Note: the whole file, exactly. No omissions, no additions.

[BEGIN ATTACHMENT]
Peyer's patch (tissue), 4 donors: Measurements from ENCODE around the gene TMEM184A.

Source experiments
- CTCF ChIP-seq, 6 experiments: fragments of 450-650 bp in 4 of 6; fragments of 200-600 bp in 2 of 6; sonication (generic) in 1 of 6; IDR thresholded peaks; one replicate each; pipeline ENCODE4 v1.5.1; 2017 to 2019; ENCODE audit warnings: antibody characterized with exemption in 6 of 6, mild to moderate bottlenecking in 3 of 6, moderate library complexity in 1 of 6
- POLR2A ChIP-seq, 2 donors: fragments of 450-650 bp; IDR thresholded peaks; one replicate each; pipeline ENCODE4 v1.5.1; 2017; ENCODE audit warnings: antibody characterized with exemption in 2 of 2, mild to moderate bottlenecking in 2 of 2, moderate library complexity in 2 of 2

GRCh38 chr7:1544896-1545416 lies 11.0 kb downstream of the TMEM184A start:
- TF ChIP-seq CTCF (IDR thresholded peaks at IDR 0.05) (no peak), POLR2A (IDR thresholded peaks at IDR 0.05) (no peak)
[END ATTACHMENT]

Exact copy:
Peyer's patch (tissue), 4 donors: Measurements from ENCODE around the gene TMEM184A.

Source experiments
- CTCF ChIP-seq, 6 experiments: fragments of 450-650 bp in 4 of 6; fragments of 200-600 bp in 2 of 6; sonication (generic) in 1 of 6; IDR thresholded peaks; one replicate each; pipeline ENCODE4 v1.5.1; 2017 to 2019; ENCODE audit warnings: antibody characterized with exemption in 6 of 6, mild to moderate bottlenecking in 3 of 6, moderate library complexity in 1 of 6
- POLR2A ChIP-seq, 2 donors: fragments of 450-650 bp; IDR thresholded peaks; one replicate each; pipeline ENCODE4 v1.5.1; 2017; ENCODE audit warnings: antibody characterized with exemption in 2 of 2, mild to moderate bottlenecking in 2 of 2, moderate library complexity in 2 of 2

GRCh38 chr7:1544896-1545416 lies 11.0 kb downstream of the TMEM184A start:
- TF ChIP-seq CTCF (IDR thresholded peaks at IDR 0.05) (no peak), POLR2A (IDR thresholded peaks at IDR 0.05) (no peak)